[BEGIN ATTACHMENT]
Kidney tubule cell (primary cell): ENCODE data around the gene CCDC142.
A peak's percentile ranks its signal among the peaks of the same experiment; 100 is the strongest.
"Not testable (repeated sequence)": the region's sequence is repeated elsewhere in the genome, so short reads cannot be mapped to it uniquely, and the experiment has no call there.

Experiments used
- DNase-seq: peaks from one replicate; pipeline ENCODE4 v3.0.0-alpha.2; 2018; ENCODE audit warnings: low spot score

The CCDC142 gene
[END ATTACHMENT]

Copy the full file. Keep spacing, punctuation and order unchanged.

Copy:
Kidney tubule cell (primary cell): ENCODE data around the gene CCDC142.
A peak's percentile ranks its signal among the peaks of the same experiment; 100 is the strongest.
"Not testable (repeated sequence)": the region's sequence is repeated elsewhere in the genome, so short reads cannot be mapped to it uniquely, and the experiment has no call there.

Experiments used
- DNase-seq: peaks from one replicate; pipeline ENCODE4 v3.0.0-alpha.2; 2018; ENCODE audit warnings: low spot score

The CCDC142 gene